Yeah, like maybe multiply the number of divisors per base by the number of distinct prime factors a number has, which gives 12 a clear advantage.
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Jyrki
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### Re: Why octal is better than decimal

Yeah, 12 looks good. A possible consideration is also the size of the factors. My gut feeling is that the smaller the divisor, the more probable it is to occur. I am less convinced about the need for the base to be divisible by higher powers of any prime divisor. After all, 1/4, 1/8 etc all have finite length decimal expansions.

Having said that it is highly unlikely that we will move away from base 10 any time soon

Then again, Americans might be more willing to consider another base than us Europeans. After all, the metric system is sort of built on base 10.

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### Re: Why octal is better than decimal

mdyrud wrote:The whole "We have ten fingers, that's why we use base 10" argument has always kind of bugged me. Wouldn't that lead to us using base 11? After all, we have 10 unique digits, plus no digits at all. 11 possibilities.

It could have something to do with the fact that the concept of the number zero didn't exist in early civilizations.

http://en.wikipedia.org/wiki/0_(number)#Early_history
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mdyrud
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### Re: Why octal is better than decimal

Hmm, I hadn't thought of that. That is the first time anyone has given me a valid answer to that question. And it makes very good sense. So I think I can put that question to rest.

Luonnos
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### Re: Why octal is better than decimal

You also have to consider the divisors of the base plus one and the base minus one. That way, you can quickly check for divisibility by b+1 and b-1 like you do in base 10 for 9 and 11 (i.e. by looking at the sum and alternating sum of the digits).

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### Re: Why octal is better than decimal

Dason wrote:I thought I read somewhere that e is the optimal base. Which I think meant that 3 was a 'good' base for actually using.

After some investigation I found an article that backs this up. I think it would take quite a lot to move away from base 10 but it's interesting to think about.

The thing is, that article assumes that rw accurately models efficiency, and yet fails to even define efficiency. Humans are clearly capable of working with 10 distinct digits; before anyone asserts that one or another base is more efficient, there should be research to see if humans suffer any detriment from working with more digits.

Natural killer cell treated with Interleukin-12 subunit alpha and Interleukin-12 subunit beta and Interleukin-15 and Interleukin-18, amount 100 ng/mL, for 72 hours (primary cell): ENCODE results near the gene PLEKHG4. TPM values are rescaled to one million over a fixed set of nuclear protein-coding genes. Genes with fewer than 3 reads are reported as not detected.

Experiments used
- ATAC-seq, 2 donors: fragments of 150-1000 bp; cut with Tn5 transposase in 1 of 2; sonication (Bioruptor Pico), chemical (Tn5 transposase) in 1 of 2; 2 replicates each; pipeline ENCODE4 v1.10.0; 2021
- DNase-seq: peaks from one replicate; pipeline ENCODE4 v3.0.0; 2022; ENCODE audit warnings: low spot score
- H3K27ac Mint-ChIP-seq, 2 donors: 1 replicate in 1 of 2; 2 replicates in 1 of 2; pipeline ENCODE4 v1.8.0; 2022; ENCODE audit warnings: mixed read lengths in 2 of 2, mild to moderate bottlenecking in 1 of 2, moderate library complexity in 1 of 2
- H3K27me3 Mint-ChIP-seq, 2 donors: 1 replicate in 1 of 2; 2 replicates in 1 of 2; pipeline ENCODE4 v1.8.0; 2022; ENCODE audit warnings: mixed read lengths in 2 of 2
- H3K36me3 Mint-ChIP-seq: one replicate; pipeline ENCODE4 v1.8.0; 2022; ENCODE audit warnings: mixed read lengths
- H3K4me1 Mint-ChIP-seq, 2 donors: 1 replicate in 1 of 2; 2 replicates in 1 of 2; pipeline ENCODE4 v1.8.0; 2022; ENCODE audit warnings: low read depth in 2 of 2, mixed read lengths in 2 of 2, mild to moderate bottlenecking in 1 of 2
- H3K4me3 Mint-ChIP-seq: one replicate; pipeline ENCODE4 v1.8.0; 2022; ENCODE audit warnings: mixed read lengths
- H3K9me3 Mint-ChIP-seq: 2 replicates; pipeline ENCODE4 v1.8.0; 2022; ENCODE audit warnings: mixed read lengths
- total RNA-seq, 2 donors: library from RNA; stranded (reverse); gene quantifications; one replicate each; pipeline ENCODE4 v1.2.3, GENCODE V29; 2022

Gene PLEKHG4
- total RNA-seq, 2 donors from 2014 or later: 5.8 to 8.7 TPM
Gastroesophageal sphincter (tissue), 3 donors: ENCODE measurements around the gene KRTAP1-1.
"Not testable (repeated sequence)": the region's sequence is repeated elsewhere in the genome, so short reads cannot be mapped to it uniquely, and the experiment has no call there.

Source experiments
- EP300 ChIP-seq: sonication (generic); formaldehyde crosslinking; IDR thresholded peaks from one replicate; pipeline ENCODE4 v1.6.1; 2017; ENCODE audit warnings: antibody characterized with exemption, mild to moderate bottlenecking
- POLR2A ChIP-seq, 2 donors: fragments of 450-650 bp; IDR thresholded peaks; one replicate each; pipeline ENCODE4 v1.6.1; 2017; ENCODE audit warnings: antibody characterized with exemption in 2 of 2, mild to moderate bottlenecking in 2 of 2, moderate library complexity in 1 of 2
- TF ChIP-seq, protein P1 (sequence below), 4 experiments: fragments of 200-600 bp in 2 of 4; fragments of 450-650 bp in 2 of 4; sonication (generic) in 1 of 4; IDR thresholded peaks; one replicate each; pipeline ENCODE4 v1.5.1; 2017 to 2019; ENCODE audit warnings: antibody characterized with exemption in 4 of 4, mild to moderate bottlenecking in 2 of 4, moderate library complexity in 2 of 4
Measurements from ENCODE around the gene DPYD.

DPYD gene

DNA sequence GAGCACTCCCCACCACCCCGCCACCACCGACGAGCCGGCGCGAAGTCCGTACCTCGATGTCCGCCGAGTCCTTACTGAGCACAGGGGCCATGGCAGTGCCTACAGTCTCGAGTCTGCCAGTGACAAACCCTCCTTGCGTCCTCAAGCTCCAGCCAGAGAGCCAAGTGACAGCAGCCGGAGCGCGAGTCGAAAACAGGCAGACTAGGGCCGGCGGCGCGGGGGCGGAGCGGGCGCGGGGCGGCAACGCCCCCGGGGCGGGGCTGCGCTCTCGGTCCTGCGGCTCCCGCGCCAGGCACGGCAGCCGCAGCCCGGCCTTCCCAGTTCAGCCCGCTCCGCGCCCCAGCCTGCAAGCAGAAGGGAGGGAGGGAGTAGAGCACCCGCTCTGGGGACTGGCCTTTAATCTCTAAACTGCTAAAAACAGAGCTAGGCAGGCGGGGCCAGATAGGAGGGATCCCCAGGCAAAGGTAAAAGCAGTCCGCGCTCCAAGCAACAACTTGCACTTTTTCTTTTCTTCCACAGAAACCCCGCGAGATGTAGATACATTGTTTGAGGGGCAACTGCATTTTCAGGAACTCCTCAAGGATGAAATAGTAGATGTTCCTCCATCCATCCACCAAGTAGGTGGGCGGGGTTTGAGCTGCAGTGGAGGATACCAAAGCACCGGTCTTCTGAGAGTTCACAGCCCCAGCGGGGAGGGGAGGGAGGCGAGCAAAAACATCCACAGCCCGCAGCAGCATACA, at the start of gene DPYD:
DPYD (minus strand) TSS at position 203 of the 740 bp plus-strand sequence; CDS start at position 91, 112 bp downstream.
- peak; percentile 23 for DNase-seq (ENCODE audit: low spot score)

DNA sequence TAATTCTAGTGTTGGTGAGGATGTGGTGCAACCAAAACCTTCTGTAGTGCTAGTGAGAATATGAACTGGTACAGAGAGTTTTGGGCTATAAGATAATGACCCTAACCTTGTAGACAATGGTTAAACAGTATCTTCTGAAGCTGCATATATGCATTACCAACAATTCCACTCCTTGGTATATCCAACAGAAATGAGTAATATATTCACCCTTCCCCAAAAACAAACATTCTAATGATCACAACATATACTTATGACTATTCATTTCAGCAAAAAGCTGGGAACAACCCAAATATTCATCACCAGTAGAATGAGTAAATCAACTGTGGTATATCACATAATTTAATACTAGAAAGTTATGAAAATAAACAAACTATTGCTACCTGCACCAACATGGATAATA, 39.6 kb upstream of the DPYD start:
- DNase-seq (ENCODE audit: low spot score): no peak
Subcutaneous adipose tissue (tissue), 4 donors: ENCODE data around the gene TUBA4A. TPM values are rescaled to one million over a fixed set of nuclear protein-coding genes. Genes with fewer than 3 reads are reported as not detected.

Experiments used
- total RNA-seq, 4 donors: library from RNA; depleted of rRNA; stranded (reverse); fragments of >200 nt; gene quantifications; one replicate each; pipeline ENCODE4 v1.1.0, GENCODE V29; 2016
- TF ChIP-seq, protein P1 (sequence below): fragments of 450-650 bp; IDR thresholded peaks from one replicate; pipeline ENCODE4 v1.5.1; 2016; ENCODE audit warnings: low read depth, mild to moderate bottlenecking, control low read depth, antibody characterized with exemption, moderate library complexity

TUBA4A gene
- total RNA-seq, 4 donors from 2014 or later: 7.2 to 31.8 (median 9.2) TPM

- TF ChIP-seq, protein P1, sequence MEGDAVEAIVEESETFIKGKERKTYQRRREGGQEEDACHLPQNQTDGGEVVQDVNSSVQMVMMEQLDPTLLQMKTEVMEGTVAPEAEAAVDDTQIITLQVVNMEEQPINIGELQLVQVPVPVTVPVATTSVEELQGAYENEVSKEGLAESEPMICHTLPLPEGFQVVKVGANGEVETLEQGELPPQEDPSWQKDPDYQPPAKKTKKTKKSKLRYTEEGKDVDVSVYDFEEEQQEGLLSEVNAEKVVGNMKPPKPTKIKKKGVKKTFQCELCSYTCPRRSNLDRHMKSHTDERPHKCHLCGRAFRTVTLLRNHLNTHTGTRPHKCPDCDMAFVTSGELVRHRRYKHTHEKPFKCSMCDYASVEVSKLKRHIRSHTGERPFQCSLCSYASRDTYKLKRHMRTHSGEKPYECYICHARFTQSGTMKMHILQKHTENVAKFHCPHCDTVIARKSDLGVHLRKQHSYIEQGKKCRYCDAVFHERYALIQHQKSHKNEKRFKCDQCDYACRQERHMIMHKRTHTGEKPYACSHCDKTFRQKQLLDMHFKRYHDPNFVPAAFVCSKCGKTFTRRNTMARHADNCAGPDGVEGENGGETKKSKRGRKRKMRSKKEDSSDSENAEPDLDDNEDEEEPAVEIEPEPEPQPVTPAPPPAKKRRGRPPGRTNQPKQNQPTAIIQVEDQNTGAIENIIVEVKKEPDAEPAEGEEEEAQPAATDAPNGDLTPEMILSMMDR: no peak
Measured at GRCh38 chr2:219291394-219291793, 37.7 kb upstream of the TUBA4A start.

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### Re: Why octal is better than decimal

I've always thought that 6 would be a good base as it highly divisible for it's size, it's got 2 distinct prime factors, and it's easy to count with using human hands as we have 5 digits on each hand.

Disanidi
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### Re: Why octal is better than decimal

pizzazz wrote:
Dason wrote:... Humans are clearly capable of working with 10 distinct digits; before anyone asserts that one or another base is more efficient, there should be research to see if humans suffer any detriment from working with more digits.

Rather than "research," a large scale social experiment sounds much more exciting.

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### Re: Why octal is better than decimal

That wasn't me that said that...
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### Re: Why octal is better than decimal

I've advocated in fun for 'dozenal' before (and probably will again!) and I think it has real advantages, but those advantages are so minor that I don't think the switching costs would ever be made up.

That said, I'd be willing to take part in an internet experiment to see just how long it would take to get used to that system in a 'bilingual' enviornment. How would we set such a thing up?
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### Re: Why octal is better than decimal

pizzazz wrote:Humans are clearly capable of working with 10 distinct digits; before anyone asserts that one or another base is more efficient, there should be research to see if humans suffer any detriment from working with more digits.

If there is no problem with that, we should be using base 9699690.

So lets experiment: Try calculating the inverse of 179699690. How hard was it?